As part of this recognition of the importance of birds, we will celebrate one species a month.  This month's bird is the Killdeer.  The arrival of hundreds of these birds as a result of Storm Grayson has generated huge interest amongst Bermuda residents and hopefully opened new eyes to birding. 


This from Kenn Kaufman:

For my friends interested in bird distribution: the Killdeer, a common North American plover, is mostly a short-distance migrant. In Bermuda, which lies about 660 miles east of the U.S. coastline, it typically occurs in small numbers in fall, winter, and spring, The upper eBird map here shows (with blue markers) the Killdeers reported in Bermuda during all of last January. Contrast that to the lower map, with orange markers to indicate sightings January 1-6 this year; and note that the top one-spot count jumped from 12 to 500! This is all based on observations by Andrew Dobson and other serious Bermuda birders. (Because of the shape of this graphic, you might have to click on the image to see the whole thing.)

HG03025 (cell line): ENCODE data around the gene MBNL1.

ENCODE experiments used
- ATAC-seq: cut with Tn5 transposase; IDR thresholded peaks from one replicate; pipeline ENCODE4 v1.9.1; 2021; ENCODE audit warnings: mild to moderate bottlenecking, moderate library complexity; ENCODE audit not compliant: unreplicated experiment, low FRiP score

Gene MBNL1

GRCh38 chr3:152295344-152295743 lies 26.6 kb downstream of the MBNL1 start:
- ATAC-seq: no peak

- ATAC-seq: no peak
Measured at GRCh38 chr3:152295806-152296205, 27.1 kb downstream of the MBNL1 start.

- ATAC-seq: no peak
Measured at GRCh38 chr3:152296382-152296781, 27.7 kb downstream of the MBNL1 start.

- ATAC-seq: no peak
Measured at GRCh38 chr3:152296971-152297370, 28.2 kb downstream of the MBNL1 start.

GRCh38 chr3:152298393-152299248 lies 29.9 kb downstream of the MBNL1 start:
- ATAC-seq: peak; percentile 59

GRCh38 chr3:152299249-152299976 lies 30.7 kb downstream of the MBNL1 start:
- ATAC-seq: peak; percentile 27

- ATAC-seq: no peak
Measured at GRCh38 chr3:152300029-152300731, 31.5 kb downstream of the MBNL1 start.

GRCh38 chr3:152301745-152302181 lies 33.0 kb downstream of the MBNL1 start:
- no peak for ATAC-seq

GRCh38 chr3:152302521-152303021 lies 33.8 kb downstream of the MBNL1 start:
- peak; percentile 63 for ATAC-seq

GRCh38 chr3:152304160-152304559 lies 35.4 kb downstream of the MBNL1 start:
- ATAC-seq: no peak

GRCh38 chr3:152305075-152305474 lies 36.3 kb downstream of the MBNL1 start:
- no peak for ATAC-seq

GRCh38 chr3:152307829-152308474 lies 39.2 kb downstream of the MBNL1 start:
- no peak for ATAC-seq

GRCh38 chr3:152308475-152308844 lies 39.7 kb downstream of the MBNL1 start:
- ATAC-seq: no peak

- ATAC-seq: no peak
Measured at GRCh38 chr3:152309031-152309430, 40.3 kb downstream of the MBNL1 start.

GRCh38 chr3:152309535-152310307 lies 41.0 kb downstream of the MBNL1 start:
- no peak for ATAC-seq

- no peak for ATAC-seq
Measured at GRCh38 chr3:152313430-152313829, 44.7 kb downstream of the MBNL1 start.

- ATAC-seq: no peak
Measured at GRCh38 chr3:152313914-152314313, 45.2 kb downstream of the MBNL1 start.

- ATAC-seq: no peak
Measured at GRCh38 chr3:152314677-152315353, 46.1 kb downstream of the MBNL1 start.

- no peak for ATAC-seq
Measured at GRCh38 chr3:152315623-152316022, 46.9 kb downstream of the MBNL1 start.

This massive influx of Killdeers is undoubtedly a result of weather conditions affecting eastern North America. The recent extended period of extreme cold would have driven the birds southward and toward the coast. Any that got offshore would have been picked up by the powerful wind circulation around the intense storm that moved north off the Atlantic Coast in recent days. Once the Killdeers were out over the water, many probably just continued to fly downwind until they sighted Bermuda, and many of them probably flew more than 800 miles southeastward before winding up there. The phenomenon brings to mind accounts of another plover, the Northern Lapwing, responding to extreme winter conditions in Europe by making hard-weather movements westward to the coast and beyond.

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Photos courtesy of Andrew Dobson, Paul Watson, Chris Burville, Ras Mykkal, Jennifer Gray, Rosalind Wingate, Rick Slaughter and others.

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